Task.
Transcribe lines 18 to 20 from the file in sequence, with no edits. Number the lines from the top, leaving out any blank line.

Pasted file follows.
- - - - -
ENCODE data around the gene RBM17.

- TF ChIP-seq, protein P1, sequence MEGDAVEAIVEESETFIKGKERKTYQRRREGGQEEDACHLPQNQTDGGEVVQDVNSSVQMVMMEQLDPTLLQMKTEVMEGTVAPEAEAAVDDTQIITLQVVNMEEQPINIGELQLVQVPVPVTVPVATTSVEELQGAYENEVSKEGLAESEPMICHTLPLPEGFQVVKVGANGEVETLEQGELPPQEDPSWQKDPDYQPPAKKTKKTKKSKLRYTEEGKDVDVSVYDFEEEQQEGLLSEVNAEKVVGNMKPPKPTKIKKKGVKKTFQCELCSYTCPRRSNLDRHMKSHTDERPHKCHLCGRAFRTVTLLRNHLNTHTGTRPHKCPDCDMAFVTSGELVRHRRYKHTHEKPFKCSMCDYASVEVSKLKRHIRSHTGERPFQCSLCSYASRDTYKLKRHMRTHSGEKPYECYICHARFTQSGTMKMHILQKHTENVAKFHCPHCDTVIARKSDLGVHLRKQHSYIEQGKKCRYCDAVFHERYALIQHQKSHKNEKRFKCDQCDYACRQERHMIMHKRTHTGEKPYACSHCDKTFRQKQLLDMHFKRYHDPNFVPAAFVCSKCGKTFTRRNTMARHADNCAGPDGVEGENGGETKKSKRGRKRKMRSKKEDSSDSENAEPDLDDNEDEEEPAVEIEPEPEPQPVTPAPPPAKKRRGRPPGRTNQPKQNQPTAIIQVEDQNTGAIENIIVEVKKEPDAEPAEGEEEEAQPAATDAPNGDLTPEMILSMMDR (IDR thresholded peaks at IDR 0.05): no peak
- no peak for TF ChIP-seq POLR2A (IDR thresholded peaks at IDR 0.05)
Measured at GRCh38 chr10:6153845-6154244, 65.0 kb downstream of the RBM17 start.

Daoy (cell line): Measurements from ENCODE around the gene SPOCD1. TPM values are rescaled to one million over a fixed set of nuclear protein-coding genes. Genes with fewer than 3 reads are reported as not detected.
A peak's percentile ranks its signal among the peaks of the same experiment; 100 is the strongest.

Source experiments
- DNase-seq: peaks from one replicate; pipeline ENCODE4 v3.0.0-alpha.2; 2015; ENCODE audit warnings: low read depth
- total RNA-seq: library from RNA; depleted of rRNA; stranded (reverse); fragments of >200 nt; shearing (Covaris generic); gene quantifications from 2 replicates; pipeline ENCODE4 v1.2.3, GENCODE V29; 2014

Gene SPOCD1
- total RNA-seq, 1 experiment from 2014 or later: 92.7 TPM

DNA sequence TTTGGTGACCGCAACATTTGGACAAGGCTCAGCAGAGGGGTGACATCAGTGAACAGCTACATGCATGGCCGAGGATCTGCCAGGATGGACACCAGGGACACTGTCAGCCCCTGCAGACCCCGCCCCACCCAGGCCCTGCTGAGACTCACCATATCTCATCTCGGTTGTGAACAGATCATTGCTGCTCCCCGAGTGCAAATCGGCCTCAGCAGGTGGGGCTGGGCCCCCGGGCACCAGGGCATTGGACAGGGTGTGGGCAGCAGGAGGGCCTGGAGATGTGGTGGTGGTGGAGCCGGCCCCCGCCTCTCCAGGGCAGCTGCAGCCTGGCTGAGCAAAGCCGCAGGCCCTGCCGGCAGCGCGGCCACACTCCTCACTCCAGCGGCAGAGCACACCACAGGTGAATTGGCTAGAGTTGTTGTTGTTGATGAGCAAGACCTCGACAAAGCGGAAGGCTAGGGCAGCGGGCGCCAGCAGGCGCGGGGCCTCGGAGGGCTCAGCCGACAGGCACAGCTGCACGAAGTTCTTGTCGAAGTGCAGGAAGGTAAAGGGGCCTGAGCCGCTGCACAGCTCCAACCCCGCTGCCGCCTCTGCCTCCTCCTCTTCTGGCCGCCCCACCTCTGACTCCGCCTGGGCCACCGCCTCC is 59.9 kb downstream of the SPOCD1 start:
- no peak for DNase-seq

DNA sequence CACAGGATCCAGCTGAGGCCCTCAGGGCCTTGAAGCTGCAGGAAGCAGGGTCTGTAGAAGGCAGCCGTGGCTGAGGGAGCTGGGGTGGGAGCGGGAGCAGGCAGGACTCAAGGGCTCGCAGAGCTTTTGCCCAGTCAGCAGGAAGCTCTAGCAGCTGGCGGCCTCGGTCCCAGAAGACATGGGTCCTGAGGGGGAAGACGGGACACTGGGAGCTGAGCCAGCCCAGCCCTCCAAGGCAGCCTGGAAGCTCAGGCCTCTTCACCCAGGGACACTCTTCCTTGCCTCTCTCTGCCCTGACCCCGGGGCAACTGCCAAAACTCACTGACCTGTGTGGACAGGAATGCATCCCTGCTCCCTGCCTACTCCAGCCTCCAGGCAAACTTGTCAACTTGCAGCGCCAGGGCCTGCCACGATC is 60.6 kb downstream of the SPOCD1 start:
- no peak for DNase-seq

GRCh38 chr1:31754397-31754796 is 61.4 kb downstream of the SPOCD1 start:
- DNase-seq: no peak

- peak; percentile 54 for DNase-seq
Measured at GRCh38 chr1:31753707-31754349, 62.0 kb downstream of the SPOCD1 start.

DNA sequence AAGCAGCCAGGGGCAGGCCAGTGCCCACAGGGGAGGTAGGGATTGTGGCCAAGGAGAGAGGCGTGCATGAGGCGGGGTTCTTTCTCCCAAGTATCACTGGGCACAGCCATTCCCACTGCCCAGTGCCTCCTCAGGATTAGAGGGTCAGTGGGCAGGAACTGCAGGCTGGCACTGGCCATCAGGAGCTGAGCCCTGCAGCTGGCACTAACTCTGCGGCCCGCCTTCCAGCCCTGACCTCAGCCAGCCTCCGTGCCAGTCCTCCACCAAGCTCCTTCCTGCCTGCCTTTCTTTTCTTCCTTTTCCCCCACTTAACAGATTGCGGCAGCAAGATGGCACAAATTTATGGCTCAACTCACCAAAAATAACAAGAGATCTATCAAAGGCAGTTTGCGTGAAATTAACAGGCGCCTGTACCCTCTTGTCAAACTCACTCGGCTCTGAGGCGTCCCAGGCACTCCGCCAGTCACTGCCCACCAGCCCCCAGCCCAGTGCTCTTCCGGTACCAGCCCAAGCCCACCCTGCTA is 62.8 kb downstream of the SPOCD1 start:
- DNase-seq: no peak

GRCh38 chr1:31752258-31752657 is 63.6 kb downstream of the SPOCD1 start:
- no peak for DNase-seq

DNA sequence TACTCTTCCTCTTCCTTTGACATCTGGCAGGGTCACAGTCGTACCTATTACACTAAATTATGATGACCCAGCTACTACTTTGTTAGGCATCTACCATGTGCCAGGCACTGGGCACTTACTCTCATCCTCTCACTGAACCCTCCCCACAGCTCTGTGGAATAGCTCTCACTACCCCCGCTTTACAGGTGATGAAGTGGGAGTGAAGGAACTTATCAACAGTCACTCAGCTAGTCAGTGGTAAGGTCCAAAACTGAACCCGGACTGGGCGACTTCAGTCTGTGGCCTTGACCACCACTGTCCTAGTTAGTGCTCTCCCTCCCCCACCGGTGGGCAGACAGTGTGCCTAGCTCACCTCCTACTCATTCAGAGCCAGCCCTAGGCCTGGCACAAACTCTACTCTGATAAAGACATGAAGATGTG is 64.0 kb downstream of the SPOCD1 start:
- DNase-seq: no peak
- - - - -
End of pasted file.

- peak; percentile 54 for DNase-seq
Measured at GRCh38 chr1:31753707-31754349, 62.0 kb downstream of the SPOCD1 start.

DNA sequence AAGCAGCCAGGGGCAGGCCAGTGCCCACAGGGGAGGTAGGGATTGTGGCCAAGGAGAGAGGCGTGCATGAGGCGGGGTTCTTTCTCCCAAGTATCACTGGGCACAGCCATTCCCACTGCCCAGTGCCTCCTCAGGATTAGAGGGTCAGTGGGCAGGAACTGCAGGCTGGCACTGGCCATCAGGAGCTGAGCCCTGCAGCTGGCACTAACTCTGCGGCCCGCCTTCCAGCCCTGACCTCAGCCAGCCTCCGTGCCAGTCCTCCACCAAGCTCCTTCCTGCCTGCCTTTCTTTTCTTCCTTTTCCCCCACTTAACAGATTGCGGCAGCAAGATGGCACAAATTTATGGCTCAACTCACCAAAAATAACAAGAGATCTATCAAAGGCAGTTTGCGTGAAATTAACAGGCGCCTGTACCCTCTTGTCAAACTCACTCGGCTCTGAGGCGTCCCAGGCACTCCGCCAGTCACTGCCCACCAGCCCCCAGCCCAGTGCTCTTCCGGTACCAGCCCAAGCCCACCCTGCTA is 62.8 kb downstream of the SPOCD1 start: